Had the suspension of Medicare cuts not been passed by Congress and the President, many ASC’s that rely on Medicare payments for services provided would have had further financial strain. ASCs provide high quality care at a lower cost for patients and have become part of the high quality “value-based” health care system in the US. ASC’s continue to prove that there is a lower cost, higher quality alternative over hospitals for elective surgery. It is imperative that ASCs are afforded protection from cuts such as these in Medicare reimbursement. Suspension of sequestration for 2021 was the right thing to do, allowing for financial stability for ASC’s, and continued operations for patient access.
The sequestration suspension has been very helpful to all aspects of healthcare. As an example of how much money will be deferred in cuts, the suspension will defer $36 billion in previously scheduled Medicare cuts in 2021 alone. So, although 2% does not sound like much, considering the cost of the healthcare system in the US, the amounts are significant.
Home health providers, dealing with mostly seniors on Medicare, has been one the largest beneficiaries of the suspension. Small providers are having to deal with rising labor costs, compliance issues, and difficulty in finding qualified labor. William A. Dombi, president of The National Associate for Home Care and Hospice, said at the Home Health Care News PDG Summit in early March, “This is the wrong time to give everybody a 2% cut.”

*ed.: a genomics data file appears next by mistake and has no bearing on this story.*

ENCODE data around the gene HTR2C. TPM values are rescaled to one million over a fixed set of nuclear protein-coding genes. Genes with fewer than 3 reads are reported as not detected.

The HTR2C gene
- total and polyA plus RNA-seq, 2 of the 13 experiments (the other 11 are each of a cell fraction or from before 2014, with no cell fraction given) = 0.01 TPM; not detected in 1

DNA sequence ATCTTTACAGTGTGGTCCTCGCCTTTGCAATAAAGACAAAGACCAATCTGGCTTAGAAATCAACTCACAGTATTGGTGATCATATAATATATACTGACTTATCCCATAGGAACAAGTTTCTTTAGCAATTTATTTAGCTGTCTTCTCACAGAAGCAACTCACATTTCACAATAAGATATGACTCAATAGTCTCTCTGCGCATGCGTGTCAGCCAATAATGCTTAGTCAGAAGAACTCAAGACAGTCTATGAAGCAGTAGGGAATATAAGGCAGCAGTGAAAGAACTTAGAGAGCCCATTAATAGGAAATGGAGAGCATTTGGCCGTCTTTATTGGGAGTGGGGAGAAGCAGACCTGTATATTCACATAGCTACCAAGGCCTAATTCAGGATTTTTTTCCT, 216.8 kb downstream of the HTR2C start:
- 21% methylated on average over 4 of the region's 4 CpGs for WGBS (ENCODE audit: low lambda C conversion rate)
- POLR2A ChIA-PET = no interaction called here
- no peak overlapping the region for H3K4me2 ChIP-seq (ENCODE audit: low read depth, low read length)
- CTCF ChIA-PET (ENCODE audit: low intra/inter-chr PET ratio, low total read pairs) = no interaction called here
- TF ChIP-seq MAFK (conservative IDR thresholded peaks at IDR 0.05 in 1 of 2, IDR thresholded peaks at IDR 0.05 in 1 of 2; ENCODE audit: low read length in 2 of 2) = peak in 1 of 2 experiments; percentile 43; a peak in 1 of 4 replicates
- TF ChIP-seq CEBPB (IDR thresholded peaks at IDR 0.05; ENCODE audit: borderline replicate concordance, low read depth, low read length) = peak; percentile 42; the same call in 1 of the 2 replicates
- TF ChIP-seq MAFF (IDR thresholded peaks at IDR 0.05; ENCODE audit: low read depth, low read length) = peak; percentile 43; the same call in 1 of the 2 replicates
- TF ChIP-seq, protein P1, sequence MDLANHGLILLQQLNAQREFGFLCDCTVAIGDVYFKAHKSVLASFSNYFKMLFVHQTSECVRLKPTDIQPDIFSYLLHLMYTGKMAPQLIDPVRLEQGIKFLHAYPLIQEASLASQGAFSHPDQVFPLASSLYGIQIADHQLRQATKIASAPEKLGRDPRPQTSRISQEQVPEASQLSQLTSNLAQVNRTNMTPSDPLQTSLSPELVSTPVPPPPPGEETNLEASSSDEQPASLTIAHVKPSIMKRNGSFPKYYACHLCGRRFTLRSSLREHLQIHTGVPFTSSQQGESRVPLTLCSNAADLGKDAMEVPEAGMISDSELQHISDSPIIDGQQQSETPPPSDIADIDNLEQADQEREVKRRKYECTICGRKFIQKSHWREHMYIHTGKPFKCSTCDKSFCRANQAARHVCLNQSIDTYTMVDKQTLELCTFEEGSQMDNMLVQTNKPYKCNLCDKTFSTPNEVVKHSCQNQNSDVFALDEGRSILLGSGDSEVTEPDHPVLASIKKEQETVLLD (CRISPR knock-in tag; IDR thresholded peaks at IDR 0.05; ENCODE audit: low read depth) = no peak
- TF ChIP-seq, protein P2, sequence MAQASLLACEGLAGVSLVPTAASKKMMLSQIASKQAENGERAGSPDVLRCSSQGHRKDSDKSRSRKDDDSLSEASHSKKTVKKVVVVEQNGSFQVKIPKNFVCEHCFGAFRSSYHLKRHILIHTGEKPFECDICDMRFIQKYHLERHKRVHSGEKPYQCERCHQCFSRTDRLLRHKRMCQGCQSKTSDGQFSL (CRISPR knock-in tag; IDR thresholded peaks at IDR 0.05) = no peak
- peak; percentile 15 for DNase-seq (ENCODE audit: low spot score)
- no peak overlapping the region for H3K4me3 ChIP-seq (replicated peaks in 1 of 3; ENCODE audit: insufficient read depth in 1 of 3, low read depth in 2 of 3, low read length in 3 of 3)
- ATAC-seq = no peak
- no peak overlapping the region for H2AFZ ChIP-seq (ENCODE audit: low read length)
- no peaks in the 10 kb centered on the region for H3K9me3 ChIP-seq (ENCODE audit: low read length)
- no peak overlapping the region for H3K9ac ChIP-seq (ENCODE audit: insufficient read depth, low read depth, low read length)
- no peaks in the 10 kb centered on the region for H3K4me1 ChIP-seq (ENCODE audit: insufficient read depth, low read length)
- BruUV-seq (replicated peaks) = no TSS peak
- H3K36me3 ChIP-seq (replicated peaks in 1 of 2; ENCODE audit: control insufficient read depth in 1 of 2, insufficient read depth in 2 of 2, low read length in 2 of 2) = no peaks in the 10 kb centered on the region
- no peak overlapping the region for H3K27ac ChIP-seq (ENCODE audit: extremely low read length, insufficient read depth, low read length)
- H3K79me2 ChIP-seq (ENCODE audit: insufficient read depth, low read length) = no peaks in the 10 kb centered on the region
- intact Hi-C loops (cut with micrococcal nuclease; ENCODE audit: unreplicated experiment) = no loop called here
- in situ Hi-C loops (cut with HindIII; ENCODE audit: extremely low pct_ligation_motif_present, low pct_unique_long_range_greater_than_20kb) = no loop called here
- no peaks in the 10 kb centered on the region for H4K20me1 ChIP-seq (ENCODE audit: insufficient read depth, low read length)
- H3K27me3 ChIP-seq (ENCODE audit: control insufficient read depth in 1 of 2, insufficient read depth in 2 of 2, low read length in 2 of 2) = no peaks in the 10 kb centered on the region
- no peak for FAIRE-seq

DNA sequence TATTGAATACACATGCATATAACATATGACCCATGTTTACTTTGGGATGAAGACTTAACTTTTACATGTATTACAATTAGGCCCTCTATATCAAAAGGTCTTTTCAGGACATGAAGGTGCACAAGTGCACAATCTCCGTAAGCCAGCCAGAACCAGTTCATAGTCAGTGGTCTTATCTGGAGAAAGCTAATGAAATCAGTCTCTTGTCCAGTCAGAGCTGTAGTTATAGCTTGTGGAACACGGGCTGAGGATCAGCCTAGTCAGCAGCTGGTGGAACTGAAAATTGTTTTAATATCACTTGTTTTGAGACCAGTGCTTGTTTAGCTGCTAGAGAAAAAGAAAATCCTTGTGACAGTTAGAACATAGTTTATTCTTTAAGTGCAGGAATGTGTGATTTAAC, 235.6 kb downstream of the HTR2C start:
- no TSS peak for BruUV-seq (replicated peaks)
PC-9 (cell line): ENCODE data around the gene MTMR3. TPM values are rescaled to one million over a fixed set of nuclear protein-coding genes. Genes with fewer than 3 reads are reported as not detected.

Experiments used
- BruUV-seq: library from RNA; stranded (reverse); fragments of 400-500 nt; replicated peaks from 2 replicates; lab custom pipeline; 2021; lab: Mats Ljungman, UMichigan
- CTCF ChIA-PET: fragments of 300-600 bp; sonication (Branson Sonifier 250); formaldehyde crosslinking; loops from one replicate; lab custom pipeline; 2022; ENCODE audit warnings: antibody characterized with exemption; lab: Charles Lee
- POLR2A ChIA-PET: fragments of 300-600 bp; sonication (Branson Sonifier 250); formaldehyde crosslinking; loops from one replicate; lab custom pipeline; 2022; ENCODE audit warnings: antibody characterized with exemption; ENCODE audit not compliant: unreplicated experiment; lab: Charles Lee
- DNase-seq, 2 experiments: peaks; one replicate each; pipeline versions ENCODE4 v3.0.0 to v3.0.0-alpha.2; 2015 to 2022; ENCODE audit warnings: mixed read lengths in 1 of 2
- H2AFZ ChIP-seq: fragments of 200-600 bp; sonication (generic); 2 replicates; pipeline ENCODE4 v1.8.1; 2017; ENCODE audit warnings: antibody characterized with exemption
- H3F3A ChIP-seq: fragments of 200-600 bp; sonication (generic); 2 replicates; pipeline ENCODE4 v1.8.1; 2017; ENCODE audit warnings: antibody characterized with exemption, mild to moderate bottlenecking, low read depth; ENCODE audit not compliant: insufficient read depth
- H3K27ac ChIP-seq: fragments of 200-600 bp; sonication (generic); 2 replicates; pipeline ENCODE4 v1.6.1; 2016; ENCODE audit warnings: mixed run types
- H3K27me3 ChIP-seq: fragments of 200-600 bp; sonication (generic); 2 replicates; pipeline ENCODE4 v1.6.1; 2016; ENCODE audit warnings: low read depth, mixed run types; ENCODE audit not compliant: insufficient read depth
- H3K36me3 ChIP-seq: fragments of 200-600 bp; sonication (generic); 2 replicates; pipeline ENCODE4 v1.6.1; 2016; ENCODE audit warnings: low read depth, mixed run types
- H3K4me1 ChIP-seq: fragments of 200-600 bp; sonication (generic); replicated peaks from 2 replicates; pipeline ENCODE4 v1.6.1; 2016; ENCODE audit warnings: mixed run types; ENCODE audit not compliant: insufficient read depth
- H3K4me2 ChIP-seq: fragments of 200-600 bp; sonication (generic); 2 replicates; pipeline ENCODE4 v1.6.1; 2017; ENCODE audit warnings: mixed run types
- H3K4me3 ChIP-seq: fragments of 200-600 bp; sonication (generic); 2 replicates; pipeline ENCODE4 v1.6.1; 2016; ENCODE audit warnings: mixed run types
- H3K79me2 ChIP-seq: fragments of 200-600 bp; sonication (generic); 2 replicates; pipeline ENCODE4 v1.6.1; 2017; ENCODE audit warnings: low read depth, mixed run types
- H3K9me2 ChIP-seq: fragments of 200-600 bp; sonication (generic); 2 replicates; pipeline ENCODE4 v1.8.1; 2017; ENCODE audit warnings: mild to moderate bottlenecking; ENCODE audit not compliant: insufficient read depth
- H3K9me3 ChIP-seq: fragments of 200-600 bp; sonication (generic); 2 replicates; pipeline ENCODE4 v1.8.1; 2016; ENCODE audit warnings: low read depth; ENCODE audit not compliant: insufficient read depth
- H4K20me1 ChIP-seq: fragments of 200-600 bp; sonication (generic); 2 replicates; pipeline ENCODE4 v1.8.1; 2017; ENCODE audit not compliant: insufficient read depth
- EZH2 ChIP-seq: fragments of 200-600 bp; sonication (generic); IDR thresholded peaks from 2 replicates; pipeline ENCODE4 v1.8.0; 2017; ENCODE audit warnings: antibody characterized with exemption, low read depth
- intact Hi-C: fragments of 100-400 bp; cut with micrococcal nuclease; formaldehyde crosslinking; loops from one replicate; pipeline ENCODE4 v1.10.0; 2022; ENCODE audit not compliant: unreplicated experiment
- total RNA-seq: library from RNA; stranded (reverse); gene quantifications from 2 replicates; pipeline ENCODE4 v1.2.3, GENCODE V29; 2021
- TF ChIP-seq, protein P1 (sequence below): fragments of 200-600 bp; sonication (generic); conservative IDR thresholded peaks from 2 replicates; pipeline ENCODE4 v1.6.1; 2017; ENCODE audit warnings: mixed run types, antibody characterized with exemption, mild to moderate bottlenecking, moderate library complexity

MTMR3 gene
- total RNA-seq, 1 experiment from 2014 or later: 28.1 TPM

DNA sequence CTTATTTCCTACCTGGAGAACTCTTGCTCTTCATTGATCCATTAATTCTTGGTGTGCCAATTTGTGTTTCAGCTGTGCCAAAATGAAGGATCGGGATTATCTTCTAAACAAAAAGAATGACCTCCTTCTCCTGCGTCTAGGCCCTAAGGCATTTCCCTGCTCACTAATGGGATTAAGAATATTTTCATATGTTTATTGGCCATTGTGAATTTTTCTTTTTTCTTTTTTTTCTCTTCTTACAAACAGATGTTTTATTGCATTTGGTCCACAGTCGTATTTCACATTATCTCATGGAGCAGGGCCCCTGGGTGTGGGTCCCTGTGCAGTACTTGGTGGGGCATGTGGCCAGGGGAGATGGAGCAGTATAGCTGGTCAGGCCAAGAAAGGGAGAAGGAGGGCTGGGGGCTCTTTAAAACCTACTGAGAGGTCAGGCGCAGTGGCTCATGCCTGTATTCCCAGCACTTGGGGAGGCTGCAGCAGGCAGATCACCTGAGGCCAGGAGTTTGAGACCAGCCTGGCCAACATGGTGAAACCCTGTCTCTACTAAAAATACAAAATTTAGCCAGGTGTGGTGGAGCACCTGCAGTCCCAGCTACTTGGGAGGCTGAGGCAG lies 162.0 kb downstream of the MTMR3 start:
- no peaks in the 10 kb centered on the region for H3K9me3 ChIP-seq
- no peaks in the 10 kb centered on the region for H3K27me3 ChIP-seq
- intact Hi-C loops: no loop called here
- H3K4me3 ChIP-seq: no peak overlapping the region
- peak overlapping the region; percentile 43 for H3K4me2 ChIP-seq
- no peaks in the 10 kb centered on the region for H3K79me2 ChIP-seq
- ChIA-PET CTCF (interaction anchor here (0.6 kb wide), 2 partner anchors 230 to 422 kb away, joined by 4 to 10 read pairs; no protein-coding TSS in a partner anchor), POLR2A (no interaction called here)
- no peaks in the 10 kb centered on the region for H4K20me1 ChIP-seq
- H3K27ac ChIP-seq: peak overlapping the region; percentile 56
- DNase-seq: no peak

Hospital losses will continue to put pressure on Congress to hold off sequestration cuts. For 2021, hospitals are expected to lose between $53 billion and $122 billion. Additional data shows that by the end of 2021, hospital margins may be 10% to 80% below pre-pandemic levels, and fifty percent of U.S. hospitals could have negative margins by the end of the year.
With the pandemic not over, and now the Delta variant becoming more common in many states in the US, continued suspension of the cuts would almost be required to prevent further financial distress should COVID resurge. The American Rescue Plan, signed into law by President Biden in March of this year, triggered the statutory “pay as you go” provision, which requires Congress to offset deficit spending with automatic cuts to the federal budget. If there is not a suspension of that provision, there will be a 4% cut to Medicare reimbursement starting in the fiscal year October 1.
Rick Pollack, president and CEO of the American Hospital Association, has made it clear that the PAYGO provision has to be dealt with as well before even more significant cuts are enacted. “The Senate bill only targets the sequester cuts, and not the additional 4% linked to PAYGO. But for providers, the Medicare sequester cuts are more of an immediate priority.”